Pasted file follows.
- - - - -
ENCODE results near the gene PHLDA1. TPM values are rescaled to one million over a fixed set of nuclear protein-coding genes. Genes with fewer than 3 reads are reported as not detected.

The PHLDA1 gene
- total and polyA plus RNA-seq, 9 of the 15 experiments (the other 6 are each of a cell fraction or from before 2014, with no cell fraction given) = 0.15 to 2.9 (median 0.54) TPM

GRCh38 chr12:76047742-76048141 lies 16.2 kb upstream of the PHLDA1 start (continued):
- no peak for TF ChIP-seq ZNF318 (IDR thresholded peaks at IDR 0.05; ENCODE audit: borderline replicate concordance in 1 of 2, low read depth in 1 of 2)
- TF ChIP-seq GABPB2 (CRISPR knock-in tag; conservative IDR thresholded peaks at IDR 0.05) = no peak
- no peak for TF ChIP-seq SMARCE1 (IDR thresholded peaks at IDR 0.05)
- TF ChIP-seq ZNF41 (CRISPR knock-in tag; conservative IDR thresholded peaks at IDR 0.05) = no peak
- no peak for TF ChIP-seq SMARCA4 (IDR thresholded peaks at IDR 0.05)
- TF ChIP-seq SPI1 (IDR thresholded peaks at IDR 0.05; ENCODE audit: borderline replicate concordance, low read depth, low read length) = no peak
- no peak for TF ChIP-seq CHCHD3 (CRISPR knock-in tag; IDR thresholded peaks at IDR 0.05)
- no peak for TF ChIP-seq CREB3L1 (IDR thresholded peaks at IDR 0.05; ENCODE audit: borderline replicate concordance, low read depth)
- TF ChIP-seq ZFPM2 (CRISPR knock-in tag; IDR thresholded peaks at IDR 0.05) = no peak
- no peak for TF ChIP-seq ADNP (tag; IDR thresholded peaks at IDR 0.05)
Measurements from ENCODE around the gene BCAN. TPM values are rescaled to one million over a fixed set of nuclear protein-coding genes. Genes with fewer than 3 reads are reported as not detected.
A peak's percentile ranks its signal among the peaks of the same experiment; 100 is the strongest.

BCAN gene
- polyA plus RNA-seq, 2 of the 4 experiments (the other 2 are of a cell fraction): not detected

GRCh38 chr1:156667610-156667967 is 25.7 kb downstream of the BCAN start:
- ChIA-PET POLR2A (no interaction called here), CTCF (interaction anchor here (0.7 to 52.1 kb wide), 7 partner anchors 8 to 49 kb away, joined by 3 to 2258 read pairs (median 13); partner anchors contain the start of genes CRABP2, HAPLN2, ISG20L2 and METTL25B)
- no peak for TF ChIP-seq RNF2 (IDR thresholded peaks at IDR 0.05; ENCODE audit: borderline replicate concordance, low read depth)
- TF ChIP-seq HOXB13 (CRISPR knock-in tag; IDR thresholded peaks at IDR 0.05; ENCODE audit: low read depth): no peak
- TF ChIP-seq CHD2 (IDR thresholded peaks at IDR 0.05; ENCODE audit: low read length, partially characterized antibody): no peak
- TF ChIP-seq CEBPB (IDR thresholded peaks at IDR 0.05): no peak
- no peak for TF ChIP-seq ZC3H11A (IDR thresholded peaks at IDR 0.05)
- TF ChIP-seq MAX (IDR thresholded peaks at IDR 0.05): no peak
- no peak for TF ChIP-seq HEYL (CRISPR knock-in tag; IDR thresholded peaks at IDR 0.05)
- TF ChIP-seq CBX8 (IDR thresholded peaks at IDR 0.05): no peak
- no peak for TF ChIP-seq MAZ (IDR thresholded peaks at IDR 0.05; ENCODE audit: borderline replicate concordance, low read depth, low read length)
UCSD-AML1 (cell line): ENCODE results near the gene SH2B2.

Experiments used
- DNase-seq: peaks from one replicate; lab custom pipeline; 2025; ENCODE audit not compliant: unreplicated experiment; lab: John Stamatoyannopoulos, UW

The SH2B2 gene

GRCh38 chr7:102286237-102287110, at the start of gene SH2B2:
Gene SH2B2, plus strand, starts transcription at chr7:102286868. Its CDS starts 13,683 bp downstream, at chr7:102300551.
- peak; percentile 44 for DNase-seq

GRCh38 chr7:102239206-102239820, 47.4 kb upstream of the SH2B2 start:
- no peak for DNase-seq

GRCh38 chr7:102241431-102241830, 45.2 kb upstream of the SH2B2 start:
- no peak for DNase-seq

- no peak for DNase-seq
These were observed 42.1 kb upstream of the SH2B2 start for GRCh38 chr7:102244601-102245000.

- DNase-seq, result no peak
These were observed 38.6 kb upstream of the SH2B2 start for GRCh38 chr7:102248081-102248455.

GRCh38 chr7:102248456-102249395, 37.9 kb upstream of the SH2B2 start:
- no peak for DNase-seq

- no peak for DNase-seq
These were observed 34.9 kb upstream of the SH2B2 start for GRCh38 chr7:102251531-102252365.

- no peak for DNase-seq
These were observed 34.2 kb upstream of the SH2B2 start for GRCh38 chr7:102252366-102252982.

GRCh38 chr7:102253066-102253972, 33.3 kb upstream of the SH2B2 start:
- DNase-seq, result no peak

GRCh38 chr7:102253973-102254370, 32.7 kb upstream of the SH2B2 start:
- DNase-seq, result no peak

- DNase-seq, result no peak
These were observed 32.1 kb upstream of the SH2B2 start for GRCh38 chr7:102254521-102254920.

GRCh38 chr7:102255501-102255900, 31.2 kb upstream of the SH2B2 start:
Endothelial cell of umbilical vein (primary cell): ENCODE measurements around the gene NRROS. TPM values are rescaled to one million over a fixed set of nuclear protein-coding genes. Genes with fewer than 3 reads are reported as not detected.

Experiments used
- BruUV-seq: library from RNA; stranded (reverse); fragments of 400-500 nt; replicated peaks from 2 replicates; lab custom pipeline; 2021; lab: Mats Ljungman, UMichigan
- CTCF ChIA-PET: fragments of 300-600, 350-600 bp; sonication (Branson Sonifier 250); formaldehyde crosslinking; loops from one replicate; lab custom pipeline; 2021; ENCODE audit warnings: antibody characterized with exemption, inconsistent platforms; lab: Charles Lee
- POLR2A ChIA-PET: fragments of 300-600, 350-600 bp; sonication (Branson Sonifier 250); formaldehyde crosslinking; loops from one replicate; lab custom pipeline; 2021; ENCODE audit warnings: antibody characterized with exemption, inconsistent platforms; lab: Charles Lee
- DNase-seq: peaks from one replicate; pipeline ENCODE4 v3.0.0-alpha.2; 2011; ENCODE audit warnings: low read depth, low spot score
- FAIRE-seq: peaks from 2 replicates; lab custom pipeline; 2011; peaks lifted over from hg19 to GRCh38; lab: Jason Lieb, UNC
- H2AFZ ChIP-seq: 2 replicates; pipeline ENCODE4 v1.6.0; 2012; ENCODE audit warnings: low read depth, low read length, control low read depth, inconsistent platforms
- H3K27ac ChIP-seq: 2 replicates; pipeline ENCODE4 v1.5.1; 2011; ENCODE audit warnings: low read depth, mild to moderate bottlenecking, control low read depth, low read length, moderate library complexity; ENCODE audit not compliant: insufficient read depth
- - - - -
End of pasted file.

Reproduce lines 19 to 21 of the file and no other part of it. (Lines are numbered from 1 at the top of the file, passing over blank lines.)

GRCh38 chr1:156667610-156667967 is 25.7 kb downstream of the BCAN start:
- ChIA-PET POLR2A (no interaction called here), CTCF (interaction anchor here (0.7 to 52.1 kb wide), 7 partner anchors 8 to 49 kb away, joined by 3 to 2258 read pairs (median 13); partner anchors contain the start of genes CRABP2, HAPLN2, ISG20L2 and METTL25B)
- no peak for TF ChIP-seq RNF2 (IDR thresholded peaks at IDR 0.05; ENCODE audit: borderline replicate concordance, low read depth)